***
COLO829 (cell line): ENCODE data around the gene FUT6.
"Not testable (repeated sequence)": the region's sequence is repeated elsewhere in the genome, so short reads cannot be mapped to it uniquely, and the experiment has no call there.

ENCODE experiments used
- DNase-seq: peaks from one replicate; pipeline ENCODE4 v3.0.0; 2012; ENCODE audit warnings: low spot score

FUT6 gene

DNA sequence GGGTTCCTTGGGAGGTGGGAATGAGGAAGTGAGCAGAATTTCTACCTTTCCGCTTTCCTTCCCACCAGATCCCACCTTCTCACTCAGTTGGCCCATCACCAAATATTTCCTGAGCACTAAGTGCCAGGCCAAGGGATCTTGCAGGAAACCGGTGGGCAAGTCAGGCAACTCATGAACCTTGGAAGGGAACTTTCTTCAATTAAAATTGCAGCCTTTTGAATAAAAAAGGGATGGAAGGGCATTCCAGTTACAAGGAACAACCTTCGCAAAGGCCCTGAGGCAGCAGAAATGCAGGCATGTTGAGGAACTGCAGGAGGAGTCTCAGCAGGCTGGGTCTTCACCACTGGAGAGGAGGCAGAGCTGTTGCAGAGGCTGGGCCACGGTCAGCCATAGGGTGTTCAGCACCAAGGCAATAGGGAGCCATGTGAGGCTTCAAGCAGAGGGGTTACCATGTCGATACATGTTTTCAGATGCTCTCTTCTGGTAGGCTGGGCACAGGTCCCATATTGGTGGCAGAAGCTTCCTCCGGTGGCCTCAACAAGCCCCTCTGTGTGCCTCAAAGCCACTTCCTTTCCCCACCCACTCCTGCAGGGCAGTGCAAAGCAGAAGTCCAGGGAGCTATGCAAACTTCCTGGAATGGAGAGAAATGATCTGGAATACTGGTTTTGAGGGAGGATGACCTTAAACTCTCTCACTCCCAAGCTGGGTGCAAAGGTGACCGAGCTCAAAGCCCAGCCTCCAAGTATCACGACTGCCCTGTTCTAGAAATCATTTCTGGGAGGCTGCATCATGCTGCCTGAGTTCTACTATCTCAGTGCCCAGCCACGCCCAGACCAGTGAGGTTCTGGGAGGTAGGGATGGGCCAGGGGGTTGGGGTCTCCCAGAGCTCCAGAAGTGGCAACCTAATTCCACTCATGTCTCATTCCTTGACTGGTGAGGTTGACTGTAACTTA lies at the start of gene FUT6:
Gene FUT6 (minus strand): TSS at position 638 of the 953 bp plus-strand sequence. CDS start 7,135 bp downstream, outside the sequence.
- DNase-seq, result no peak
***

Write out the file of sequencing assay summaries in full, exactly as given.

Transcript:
COLO829 (cell line): ENCODE data around the gene FUT6.
"Not testable (repeated sequence)": the region's sequence is repeated elsewhere in the genome, so short reads cannot be mapped to it uniquely, and the experiment has no call there.

ENCODE experiments used
- DNase-seq: peaks from one replicate; pipeline ENCODE4 v3.0.0; 2012; ENCODE audit warnings: low spot score

FUT6 gene

DNA sequence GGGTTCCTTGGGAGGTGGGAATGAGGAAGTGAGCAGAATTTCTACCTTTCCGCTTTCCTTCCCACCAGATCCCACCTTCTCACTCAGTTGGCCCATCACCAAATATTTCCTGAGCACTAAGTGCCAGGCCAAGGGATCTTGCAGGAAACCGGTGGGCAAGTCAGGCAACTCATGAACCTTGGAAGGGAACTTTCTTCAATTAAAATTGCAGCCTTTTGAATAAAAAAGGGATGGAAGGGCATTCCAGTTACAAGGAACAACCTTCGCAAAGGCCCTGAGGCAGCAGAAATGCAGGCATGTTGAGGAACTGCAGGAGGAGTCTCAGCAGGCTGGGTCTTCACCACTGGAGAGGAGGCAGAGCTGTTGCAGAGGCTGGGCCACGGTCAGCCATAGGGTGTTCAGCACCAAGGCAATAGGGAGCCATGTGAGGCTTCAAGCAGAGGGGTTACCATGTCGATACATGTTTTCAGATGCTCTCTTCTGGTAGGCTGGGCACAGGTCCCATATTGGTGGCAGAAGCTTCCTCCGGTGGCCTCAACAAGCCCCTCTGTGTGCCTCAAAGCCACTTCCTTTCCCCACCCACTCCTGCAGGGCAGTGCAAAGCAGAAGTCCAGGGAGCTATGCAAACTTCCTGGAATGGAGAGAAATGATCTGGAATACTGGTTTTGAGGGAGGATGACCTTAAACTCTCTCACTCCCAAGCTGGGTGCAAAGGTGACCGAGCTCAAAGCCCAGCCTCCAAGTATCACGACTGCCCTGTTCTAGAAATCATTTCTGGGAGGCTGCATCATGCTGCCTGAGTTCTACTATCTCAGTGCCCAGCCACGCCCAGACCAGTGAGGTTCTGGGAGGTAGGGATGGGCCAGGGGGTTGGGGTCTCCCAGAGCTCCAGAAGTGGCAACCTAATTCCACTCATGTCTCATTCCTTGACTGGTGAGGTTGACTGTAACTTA lies at the start of gene FUT6:
Gene FUT6 (minus strand): TSS at position 638 of the 953 bp plus-strand sequence. CDS start 7,135 bp downstream, outside the sequence.
- DNase-seq, result no peak